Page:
''Dalí: The Late Work'' was the first major exhibition of Dalí's late work to be ever be presented perhaps one of the only times that works from later in Dalí's career were the focus of an exhibition, ignoring the overwhelming critical response that these works were 'bad' Dalí.

The exhibition, although focused on Dalí's move to become a modern Renaissance artist - with faith his subject, did not shy away from showcasing Dalí's commercialism and featured his works commissioned by Walt Disney.

But it is the religious works that hit a high note with a great deal of America's Dalí enthusiasts. This later group of paintings highlights European themes that fascinate the American audience: faith, old masters and how they work, or do not work, alongside science and invention.

Raised by his Catholic in Spain's Catalan region, Dalí never completely abandoned his faith at a time when surrealists denounced the Church in the 1920s. However, his return to Catholicism was deemed by some critics as insincere, stating that Dalí had lost his artistic genius in a world that was moving towards abstract modern art.

galatea-of-the-spheres Salvador Dalí, Nuclear Mysticism

One striking piece that was part of the exhibition was the painting Nuclear Mysticism. Around the time of the exhibition in Atlanta, Dalí expert and curator of the show Elliot King commented on how the artist ''became captivated with nuclear physics. For the first time, physics was providing proof for the existence of God, he said, and it was now up to artists to integrate this knowledge into the great artistic tradition. He called this blend of religion and physics 'nuclear mysticism,' and it directed his art through the 1950s.''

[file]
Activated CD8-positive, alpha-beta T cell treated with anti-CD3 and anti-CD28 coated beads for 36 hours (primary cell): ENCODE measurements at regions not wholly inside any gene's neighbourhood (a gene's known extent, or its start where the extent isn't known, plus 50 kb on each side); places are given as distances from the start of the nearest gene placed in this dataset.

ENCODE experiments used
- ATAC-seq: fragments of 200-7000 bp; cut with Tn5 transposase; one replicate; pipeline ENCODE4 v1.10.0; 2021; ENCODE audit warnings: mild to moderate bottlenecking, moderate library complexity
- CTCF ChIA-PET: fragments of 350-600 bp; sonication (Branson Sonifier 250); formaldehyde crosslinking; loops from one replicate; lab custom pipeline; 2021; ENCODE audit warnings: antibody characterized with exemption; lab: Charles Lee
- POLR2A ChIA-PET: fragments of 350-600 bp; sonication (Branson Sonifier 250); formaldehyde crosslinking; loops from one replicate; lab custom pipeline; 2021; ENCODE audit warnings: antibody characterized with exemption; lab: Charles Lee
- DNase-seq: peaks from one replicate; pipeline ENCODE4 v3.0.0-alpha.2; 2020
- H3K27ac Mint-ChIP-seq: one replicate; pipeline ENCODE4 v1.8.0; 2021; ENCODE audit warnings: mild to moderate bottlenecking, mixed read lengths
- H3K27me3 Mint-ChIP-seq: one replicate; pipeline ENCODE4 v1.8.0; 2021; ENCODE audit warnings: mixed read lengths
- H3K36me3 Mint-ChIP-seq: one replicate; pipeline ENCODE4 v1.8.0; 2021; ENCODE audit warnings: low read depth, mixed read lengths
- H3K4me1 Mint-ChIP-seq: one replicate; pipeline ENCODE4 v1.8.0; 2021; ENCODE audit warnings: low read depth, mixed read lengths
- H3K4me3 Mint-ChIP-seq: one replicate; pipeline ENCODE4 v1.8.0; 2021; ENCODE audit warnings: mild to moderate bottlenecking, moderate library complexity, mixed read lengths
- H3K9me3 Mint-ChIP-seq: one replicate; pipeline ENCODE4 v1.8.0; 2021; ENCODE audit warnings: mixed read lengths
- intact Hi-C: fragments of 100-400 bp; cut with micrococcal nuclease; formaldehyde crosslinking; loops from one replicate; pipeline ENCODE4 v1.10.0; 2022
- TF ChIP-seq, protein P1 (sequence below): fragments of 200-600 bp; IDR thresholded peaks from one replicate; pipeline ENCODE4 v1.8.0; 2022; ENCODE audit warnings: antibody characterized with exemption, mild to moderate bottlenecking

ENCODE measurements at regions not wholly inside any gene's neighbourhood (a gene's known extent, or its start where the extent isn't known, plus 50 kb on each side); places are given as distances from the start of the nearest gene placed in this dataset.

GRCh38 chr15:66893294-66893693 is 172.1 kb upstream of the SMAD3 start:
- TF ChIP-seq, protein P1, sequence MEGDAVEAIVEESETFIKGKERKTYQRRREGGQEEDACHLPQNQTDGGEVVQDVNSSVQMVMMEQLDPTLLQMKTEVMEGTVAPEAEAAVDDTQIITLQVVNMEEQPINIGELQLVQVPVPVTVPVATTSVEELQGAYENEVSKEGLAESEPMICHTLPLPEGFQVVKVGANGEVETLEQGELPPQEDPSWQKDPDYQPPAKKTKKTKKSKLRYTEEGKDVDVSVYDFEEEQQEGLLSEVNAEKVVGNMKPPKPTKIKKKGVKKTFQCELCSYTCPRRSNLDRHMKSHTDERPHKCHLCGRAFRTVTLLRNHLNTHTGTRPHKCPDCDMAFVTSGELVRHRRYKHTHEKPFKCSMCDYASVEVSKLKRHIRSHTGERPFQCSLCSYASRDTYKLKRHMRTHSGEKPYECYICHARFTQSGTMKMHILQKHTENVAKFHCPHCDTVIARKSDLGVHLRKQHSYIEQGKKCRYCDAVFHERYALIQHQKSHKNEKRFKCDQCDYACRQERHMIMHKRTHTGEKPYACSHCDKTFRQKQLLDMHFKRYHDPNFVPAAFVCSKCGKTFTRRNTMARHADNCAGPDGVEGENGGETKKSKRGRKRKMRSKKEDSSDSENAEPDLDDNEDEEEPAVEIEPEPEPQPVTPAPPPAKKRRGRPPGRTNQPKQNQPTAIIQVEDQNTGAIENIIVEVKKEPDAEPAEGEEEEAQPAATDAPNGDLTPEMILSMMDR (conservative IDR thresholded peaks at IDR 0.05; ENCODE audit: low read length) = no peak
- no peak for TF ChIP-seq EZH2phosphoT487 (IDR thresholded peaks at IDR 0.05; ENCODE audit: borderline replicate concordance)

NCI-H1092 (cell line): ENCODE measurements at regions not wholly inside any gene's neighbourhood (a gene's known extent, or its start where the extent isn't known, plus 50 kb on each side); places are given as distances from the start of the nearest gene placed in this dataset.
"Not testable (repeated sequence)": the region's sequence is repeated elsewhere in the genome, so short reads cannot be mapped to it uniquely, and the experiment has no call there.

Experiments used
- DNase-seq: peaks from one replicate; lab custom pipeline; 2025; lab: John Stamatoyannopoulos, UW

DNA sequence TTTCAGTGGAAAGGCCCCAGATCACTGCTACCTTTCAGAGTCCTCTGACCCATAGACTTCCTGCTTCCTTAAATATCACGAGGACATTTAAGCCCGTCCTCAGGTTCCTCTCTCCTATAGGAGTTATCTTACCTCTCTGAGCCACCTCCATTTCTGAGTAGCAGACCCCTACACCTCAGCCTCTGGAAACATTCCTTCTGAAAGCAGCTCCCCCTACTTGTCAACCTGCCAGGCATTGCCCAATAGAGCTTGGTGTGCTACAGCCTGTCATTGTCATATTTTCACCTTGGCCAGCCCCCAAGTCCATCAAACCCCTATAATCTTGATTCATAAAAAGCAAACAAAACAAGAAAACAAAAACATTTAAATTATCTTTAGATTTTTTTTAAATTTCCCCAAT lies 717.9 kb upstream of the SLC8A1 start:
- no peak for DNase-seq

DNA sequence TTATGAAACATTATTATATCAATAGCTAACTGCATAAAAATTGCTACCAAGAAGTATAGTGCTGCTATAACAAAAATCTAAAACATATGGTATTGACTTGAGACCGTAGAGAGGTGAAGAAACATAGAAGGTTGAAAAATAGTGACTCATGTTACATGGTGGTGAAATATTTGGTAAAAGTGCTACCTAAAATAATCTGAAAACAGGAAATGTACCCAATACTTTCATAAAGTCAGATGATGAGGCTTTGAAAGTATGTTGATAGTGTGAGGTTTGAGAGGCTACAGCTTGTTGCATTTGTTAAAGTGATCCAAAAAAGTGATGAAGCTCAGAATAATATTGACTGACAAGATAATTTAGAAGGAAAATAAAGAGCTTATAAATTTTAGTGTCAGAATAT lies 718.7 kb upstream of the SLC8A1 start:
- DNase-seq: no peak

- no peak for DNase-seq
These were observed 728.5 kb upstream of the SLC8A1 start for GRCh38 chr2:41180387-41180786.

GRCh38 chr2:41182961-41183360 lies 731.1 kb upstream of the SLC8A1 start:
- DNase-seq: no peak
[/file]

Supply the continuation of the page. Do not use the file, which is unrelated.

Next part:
Christ_of_Saint_John_of_the_Cross Salvador Dalí, The Christ of St. John of the Cross, 1950

Two of Dalí's great religious compositions were loaned to Atlanta: The Christ of St. John of the Cross, 1950, and Assumpta Corpuscularia Lapislazulina, 1952, which celebrated the newly proclaimed dogma of the Assumption of the Virgin, and exhibited publicly for the first time since 1959.

dali-last-supper Salvador Dalí, The Sacrament of the Last Supper

There are currently two other prominent works from Dalí's religious period in America's art collection. New York's Metropolitan Museum owns the more than 6-foot-tall canvas Crucifixion (Corpus Hypercubicus), 1954, which stands in at over 6ft and the National Gallery of Art in Washington, is home to The Sacrament of the Last Supper.

All works featured in the gallery above are currently at auction at Auction King. Check out the full catalog here.